Is this enough compensation for a “horrible” Christmas flight?

Baris Evran’s story may sound familiar. The resolution will not.

Evran and his family were passengers on American Airlines flight 295 from Miami to Los Angeles, which made an unanticipated stop in Lubbock, Texas.

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And the reason it will sound familiar is that this flight got a lot of ink from our colleagues in the mainstream media. One passenger described the 20-hour ordeal as “a nightmare you can’t believe.” The Inquisitr and Los Angeles TV station KTLA also covered the event.

Evran wrote emails to three American Airlines executives, detailing his own family’s experience and asking for $750 in expenses incurred as the result of the mechanical delay.

“Nobody got back to me,” he says.

I’m tempted to play a few excerpts from Evran’s novel-length missive, which involved alleged lies, misrepresentations, orders to stop recording on the plane because taking videos is “illegal,” screaming babies, police officers being called, sick passengers, and much, much more. Seriously, you can’t make this stuff up.

But let’s get right to what Evran wants.

The irresponsible act by American Airlines has cost me more than 28 hours of time,” he says. “I arrived to L.A. on Christmas Eve instead of the day before, and I was only able to spend one night with family members that I have not seen for many years. This was a very important family gathering where family members came together from different states just to see each other for a few days. I wanted to see my relatives at least for two nights, but American AIrlines ruined the whole vacation, and we ended up spending one night with cousins and grandparents. At this point, I am expecting a full refund for our two tickets, and for the expenses we had at the airport and Walmart.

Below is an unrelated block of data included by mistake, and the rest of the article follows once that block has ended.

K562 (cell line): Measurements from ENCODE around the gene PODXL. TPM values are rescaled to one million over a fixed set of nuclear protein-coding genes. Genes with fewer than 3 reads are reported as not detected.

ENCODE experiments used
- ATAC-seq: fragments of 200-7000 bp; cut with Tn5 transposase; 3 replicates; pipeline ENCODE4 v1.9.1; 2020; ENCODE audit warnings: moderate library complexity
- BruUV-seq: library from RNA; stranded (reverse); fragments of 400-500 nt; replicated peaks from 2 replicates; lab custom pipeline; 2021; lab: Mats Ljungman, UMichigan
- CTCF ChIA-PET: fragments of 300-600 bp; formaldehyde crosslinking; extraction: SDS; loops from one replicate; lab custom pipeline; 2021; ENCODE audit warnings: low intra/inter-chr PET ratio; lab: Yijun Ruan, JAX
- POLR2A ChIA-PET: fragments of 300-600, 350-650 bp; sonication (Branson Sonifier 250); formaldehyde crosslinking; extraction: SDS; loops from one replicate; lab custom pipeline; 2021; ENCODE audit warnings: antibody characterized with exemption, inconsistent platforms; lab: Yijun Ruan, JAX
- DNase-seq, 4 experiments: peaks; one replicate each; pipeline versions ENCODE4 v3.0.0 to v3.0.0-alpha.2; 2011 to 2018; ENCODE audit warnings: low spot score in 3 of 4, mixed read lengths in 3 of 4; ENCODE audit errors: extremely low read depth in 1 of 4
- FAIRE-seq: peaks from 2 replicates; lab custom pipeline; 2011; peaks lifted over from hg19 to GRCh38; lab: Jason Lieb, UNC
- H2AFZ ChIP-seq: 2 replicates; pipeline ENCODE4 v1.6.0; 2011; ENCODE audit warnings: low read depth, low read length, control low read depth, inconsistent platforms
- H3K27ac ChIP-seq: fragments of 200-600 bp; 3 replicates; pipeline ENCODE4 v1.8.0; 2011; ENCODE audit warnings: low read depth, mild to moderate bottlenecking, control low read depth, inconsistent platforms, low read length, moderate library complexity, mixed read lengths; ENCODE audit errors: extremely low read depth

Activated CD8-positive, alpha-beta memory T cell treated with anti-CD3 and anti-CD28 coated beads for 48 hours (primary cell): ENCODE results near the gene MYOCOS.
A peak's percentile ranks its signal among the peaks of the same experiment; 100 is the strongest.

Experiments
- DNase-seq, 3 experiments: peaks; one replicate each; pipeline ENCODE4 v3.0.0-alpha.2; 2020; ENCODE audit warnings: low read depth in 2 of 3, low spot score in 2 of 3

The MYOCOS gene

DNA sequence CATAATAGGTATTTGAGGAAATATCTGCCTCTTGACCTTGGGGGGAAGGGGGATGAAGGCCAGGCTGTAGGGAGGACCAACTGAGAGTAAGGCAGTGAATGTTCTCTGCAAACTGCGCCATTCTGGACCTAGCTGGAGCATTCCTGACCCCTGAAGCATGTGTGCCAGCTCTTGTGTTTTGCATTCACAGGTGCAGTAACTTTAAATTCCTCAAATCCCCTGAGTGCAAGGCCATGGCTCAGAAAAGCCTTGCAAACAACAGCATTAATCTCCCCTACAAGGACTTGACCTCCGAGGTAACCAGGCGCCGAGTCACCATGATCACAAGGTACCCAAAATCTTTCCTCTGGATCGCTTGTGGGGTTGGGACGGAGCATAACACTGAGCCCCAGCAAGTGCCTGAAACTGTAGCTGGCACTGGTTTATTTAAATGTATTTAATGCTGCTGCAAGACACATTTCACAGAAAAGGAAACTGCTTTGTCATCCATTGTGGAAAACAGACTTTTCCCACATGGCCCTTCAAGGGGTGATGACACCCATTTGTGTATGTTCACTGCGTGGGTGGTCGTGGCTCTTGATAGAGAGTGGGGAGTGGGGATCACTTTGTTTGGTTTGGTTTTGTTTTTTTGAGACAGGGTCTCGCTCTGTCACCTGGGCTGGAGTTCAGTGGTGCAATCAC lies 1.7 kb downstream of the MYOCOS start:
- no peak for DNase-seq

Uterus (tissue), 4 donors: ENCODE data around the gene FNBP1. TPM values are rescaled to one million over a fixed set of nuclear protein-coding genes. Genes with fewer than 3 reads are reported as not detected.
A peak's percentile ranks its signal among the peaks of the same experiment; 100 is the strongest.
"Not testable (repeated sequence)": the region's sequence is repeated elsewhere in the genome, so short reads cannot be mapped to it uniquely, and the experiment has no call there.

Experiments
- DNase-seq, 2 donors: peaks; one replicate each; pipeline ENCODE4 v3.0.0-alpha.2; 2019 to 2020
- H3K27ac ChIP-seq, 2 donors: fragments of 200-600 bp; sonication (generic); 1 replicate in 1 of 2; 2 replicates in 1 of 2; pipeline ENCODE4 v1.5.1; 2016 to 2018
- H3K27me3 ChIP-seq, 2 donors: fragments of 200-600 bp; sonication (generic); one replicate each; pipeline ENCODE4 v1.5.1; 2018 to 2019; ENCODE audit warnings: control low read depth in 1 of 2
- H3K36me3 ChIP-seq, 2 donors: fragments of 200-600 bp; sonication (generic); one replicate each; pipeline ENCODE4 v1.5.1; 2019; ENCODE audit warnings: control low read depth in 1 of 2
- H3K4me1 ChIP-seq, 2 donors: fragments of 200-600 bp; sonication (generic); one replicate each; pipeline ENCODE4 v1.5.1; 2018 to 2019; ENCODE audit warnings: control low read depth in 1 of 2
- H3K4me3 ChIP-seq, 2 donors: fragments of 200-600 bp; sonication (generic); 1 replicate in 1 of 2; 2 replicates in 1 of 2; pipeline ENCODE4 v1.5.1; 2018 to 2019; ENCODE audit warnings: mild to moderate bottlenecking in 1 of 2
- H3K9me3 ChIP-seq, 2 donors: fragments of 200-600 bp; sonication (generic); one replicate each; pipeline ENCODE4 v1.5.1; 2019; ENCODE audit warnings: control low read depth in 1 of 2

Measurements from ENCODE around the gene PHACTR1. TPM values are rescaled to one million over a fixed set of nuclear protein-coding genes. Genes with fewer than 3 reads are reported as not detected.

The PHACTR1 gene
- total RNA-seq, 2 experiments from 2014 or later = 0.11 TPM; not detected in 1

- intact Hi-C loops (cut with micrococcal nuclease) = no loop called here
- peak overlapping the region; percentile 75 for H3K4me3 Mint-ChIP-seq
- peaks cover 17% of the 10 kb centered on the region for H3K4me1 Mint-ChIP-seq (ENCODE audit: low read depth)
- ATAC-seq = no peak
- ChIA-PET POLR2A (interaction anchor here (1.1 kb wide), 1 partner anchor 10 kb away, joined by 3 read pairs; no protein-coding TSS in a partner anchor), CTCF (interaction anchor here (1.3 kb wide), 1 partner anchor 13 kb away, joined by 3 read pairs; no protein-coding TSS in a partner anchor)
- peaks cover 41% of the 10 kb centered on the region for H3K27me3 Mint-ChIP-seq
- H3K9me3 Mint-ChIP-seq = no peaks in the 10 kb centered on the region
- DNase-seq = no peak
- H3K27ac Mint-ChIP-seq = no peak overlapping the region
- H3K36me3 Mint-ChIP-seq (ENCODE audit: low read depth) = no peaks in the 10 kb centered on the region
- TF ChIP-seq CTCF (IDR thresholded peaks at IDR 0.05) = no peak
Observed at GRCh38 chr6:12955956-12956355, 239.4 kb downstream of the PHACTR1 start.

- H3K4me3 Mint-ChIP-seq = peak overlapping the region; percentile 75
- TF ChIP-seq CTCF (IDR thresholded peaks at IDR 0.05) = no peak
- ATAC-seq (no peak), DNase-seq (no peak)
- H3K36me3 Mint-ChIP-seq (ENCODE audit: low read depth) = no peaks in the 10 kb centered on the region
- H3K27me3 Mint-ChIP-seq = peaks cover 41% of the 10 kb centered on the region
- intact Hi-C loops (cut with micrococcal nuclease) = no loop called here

Long after the rest of the media looked away, we tried to connect Evran with the right person at American to see if he could get some consideration. While our advocates didn’t feel the tickets should be refunded — after all, American got his family to Los Angeles safely — we believed that he deserved more than an empty apology delivered through media channels.

So we contacted American on his behalf. And waited. And waited.

Four months later, we heard back from Evran.

“They ended up sending me a check for $37,” he reports.

“Here is the ironic part,” he adds. “When I contacted American via email stating that they never responded about my ground expenses request, they ended up sending me a letter in the mail saying they can’t reimburse me. I received it the day after I got my check in the mail.”

He adds, “It amazes me how lousy and bad American Airlines is. They said ‘no’ to me, but when you were involved, the decision all of a sudden has changed! How do you explain this?”

I can’t. American Airlines operates in mysterious ways — when it does operate — who are we to ask “why”?

But here’s a question we can ask. Is $37 enough compensation for a 20-hour delay?

This story first appeared a few months ago, but it’s as relevant as ever. How much, exactly, do airlines owe you when things go horribly wrong? I’ll be curious to see what the poll says this time around.

Did American Airlines offer Baris Evran enough compensation?

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